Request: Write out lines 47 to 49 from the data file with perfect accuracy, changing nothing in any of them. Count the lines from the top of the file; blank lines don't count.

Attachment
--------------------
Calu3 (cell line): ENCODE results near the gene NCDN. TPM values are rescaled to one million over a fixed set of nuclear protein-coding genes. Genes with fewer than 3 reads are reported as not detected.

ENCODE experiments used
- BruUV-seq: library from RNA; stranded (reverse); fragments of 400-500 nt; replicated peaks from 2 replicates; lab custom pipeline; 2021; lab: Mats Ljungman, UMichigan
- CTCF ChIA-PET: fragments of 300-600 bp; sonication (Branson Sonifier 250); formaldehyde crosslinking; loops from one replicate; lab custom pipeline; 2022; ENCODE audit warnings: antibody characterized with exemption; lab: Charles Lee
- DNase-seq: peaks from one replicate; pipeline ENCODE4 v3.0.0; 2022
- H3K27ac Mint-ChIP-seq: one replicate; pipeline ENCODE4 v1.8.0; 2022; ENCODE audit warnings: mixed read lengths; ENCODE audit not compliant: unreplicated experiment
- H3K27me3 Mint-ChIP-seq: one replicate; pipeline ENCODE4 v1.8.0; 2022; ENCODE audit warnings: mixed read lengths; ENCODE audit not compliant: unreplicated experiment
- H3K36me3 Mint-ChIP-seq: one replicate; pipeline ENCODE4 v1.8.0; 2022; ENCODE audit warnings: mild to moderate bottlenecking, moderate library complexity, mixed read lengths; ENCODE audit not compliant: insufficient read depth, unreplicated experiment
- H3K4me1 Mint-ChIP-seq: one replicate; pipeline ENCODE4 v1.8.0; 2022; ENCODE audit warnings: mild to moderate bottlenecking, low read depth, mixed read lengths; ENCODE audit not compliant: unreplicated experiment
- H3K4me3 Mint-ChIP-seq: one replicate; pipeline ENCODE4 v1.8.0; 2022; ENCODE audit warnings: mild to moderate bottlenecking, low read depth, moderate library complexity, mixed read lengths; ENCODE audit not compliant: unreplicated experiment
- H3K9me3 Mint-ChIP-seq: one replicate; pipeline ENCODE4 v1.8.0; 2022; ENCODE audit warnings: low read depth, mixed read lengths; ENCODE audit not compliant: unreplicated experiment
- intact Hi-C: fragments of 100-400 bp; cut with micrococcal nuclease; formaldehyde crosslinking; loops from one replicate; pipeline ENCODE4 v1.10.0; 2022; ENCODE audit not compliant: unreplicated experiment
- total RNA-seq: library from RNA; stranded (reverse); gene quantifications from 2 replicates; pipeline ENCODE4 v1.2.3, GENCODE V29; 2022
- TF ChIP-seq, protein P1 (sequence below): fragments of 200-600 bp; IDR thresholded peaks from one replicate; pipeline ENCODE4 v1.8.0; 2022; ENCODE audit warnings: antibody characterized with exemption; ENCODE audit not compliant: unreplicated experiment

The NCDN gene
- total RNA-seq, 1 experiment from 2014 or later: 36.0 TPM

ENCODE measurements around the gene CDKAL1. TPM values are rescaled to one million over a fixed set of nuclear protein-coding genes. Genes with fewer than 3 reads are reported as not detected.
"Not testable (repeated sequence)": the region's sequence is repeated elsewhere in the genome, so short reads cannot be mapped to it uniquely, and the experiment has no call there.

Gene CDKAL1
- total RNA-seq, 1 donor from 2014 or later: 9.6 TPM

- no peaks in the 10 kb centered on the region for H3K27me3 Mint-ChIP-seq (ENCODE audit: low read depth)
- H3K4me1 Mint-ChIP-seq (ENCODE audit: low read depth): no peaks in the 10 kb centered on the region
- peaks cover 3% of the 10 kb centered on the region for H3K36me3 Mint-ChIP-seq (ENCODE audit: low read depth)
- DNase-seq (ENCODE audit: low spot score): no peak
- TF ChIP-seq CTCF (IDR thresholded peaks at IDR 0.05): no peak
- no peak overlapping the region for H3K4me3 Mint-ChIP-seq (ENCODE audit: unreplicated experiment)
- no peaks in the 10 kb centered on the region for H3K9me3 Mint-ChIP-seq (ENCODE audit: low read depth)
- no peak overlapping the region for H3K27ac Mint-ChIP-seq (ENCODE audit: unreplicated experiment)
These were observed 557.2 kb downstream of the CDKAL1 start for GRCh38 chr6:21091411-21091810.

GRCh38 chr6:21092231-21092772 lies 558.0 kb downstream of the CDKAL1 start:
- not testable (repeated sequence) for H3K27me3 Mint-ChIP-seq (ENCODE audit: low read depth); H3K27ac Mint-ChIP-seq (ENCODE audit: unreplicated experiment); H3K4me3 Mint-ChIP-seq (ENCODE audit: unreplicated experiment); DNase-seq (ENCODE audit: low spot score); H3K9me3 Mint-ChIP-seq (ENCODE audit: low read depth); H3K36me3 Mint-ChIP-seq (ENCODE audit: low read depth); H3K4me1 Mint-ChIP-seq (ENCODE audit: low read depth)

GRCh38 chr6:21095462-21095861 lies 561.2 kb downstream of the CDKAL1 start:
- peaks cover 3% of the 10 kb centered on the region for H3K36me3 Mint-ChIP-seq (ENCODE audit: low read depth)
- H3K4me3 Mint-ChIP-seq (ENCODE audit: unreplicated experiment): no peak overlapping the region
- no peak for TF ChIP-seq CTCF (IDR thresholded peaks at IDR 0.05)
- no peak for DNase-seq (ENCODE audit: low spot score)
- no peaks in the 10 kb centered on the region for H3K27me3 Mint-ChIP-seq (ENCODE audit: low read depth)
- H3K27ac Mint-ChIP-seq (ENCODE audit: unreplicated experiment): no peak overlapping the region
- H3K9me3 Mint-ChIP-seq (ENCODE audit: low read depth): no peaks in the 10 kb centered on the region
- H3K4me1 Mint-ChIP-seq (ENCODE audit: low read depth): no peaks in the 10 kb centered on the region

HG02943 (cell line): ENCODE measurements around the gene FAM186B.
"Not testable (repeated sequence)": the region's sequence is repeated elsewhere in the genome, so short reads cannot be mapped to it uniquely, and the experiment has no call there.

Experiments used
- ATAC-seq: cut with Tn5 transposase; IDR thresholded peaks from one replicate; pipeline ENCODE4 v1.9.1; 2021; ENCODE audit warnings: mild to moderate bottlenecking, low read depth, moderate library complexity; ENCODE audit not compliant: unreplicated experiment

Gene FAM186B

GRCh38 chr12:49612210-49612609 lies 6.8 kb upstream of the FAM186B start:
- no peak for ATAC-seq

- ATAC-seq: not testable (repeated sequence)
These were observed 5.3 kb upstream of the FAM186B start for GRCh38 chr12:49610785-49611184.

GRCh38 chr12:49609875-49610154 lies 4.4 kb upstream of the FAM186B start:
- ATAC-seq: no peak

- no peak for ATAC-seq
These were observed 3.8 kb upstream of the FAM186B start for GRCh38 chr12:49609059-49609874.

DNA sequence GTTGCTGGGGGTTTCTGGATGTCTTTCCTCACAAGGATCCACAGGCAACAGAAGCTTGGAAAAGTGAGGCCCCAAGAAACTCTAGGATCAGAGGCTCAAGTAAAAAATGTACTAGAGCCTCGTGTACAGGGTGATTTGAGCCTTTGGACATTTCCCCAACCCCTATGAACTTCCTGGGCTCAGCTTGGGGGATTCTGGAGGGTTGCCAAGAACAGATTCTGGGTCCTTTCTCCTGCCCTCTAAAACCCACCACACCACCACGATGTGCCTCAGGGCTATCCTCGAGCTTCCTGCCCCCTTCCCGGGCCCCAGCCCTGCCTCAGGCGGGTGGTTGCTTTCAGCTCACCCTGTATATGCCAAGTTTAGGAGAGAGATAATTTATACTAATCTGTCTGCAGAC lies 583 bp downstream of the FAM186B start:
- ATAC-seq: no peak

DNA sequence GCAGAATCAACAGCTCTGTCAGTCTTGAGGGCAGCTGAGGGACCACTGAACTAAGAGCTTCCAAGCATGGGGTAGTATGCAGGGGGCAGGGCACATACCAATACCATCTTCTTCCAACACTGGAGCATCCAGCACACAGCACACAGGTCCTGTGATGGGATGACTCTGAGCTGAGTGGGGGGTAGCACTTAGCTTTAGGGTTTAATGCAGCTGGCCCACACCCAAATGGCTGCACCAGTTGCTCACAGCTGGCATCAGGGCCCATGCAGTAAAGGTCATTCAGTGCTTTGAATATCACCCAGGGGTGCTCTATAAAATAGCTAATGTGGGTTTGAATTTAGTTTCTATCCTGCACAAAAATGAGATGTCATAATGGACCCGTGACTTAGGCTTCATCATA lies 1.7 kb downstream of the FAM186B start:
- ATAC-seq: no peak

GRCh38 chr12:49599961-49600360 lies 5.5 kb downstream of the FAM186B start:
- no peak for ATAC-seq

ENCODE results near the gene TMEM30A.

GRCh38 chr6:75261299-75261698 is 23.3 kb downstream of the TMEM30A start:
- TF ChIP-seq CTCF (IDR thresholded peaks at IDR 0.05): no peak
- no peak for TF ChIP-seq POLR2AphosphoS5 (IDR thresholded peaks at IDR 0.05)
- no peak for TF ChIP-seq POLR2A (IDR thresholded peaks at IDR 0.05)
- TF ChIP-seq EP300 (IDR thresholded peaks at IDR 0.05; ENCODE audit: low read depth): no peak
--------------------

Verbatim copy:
- no peak for ATAC-seq

- ATAC-seq: not testable (repeated sequence)
These were observed 5.3 kb upstream of the FAM186B start for GRCh38 chr12:49610785-49611184.